Last November, I managed only one entry here. I hope to do better this year, but we shall see.
My employer held a charity garage sale a few weeks back, the idea being we would donate our unwanted stuff and then turn around and buy our coworkers’ unwanted stuff and all the proceeds would go to our focus charity for the year. In going through some drawers in the guest bedroom looking for things to put in the sale, I came across a sextet of Mary Engelbreit magnets I’d forgotten about.
Looking at these, I remember buying them at a shop in Briarwood Mall in Ann Arbor, which I frequented back at the tail end of my stint in public accounting. I see the stress I felt then in reflected in this collection I assembled. I was struggling in a demanding job that wasn’t a good fit for me—I pretended to be “fine, perfectly fine, really” but was not. I read the sentiments on these magnets that look so sweet and pretty as brittle, hostile, and passive aggressive by turns. That’s how I felt back then.
I didn’t know that it’d take me a full decade and three jobs after I left public accounting to find a job that did fit, that didn’t make me feel like my life force was being drained every day I went to the office. Purple Systems is demanding, no doubt, but there’s always been a rationality behind the demands that was lacking at other places I’ve worked. I might be working Saturdays sometimes, but I understand why and the reasons make sense to me.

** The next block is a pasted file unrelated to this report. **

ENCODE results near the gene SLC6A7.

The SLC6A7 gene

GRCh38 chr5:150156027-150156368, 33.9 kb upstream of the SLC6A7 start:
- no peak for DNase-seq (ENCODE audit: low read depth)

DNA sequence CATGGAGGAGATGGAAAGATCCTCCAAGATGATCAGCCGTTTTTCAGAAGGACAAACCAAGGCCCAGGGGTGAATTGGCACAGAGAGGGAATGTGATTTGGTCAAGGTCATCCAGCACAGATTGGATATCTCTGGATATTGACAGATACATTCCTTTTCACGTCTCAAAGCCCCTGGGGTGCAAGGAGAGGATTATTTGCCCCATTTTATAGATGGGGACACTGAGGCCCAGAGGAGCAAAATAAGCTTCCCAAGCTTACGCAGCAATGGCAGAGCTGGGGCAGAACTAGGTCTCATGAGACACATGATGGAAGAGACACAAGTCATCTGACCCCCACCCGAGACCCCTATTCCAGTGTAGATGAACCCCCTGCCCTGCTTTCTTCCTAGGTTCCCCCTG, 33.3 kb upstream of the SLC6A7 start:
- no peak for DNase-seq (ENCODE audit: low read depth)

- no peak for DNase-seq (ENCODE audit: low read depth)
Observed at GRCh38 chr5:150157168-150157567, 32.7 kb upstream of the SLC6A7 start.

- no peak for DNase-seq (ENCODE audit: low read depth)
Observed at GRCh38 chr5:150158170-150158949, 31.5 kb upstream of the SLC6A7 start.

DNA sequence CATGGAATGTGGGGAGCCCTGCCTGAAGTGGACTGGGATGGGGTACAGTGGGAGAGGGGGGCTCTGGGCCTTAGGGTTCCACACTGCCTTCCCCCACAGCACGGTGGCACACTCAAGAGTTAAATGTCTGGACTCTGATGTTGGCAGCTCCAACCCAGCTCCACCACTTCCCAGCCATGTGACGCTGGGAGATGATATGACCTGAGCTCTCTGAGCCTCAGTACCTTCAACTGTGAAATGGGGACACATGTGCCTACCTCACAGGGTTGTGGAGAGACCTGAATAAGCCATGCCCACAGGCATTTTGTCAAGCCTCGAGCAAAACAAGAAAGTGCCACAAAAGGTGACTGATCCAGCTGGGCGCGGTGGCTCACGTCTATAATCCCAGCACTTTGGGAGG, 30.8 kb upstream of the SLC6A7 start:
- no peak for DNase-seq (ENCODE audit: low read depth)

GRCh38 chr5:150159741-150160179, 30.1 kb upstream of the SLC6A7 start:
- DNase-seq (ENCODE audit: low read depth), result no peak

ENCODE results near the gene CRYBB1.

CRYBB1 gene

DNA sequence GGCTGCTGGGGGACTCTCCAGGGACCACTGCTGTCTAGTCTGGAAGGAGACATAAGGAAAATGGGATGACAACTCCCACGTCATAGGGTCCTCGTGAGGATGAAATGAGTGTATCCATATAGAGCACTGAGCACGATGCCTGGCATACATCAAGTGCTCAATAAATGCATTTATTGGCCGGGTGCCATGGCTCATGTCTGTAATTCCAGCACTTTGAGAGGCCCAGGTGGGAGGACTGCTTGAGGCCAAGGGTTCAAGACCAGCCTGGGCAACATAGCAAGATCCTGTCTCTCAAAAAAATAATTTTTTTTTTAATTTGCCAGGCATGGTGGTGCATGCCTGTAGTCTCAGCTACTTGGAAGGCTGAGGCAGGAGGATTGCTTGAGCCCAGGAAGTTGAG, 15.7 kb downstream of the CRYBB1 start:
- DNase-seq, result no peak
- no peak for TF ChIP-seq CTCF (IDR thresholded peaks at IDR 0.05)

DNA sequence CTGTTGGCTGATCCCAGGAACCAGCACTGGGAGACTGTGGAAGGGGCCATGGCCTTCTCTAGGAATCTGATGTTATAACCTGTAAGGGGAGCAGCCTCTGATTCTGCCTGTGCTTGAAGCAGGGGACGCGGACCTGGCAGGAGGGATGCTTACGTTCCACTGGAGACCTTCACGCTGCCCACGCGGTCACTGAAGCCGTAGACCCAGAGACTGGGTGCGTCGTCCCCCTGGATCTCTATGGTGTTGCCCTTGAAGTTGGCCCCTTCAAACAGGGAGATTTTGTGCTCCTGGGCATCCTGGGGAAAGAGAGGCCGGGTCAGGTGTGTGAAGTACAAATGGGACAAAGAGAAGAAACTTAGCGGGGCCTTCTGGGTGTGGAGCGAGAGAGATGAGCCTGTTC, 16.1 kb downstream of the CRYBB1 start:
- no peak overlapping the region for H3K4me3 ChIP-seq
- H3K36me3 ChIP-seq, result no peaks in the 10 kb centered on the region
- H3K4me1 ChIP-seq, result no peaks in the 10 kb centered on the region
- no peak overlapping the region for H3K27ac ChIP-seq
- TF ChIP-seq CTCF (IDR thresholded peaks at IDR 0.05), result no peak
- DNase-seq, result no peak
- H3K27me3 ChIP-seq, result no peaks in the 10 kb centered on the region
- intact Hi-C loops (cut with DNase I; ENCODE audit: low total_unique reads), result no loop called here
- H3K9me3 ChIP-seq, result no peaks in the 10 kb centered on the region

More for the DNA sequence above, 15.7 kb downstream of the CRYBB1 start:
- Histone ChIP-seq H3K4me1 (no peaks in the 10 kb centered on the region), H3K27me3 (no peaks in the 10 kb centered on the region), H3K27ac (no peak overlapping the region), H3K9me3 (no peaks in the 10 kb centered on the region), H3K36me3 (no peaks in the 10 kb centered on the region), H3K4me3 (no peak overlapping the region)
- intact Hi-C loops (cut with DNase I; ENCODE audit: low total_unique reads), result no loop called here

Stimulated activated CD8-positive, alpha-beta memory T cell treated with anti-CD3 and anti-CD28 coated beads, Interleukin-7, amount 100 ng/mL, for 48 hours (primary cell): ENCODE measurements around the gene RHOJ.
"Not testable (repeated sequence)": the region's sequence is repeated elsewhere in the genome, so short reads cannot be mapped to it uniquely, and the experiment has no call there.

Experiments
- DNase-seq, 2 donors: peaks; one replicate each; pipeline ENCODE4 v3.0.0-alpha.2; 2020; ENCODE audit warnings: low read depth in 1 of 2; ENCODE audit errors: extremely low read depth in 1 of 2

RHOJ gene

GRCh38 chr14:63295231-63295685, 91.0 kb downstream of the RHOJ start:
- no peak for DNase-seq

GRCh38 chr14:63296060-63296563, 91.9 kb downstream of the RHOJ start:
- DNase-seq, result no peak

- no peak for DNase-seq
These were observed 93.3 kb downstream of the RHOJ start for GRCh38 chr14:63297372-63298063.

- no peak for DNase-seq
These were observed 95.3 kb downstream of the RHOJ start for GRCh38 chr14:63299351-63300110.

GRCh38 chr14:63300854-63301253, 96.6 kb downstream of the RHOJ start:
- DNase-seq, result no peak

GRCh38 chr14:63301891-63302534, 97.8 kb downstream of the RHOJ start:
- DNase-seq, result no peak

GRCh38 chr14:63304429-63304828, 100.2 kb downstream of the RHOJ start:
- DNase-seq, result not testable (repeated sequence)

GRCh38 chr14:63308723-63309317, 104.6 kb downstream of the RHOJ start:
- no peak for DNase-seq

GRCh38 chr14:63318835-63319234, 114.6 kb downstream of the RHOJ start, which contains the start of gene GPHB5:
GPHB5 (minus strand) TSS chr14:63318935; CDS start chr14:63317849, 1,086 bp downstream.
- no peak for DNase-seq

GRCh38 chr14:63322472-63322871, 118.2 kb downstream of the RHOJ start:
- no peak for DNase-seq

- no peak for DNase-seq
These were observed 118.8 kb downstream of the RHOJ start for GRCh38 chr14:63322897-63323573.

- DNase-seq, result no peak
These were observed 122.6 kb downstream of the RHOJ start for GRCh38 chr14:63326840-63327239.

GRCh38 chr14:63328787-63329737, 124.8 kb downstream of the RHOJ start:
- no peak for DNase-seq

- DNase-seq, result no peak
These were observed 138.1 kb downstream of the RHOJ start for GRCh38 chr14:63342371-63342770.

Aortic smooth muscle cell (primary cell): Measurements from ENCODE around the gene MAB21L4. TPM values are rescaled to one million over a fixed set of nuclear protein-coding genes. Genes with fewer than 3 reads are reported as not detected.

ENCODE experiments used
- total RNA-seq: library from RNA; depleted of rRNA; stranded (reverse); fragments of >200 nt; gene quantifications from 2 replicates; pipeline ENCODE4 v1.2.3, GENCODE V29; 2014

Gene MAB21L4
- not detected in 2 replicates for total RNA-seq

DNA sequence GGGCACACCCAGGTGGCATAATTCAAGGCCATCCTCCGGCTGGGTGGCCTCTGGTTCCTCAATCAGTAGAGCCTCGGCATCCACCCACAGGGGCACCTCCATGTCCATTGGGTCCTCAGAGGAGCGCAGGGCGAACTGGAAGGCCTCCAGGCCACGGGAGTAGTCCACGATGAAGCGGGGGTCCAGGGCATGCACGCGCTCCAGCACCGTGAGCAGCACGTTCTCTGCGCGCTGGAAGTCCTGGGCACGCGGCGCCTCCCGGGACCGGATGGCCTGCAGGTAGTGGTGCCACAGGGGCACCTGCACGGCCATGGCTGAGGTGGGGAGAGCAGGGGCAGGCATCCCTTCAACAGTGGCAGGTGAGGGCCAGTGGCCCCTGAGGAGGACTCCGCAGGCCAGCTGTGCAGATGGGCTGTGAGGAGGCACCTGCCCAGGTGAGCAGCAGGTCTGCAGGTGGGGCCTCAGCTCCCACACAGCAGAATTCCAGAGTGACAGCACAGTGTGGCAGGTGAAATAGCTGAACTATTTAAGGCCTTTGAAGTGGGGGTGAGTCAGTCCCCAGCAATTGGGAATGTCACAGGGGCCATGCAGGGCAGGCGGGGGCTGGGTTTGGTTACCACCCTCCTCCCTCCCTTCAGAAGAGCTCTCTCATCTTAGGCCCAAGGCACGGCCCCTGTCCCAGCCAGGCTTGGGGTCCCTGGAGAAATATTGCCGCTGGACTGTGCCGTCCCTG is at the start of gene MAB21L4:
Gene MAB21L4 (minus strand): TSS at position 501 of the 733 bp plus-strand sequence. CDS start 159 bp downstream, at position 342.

As Purple Systems has grown, I’m losing that feeling. I don’t know all the decision makers like I did when we were smaller; I don’t have a much of a voice as I used to. There are more buzzwords in the air, like “focal reviews”, and PowerPoints abound. We have formal salary bands, though I am not privy to the details even though I am a team lead and have people reporting to me whose reviews and raises I am responsible for. It’s feeling more and more corporate all the time, and I don’t like it. This past week in particular was a roller coaster of frustration as I prepared annual reviews for three of my guys, with shifting deadlines and lack of information and much confusion about the process, but in the end I sat down with my boss and his boss and we worked things out in a way that I’m happy with. I think. I will not entirely relax until I hear back from HR next week.
I know change is inevitable, that Purple Systems couldn’t stay small forever, and I’m trying to be a good sport about it but not always succeeding. I wonder if I can find a way to fit into the new Purple Systems as well as I did in the old. That’s why instead of putting these magnets in the garage sale, I put them up in my office; they’ve started to resonate with me again. Perhaps I should not encourage that sort of thing. Perhaps I should focus on the positives, like the core of people I know and trust and work with every day.
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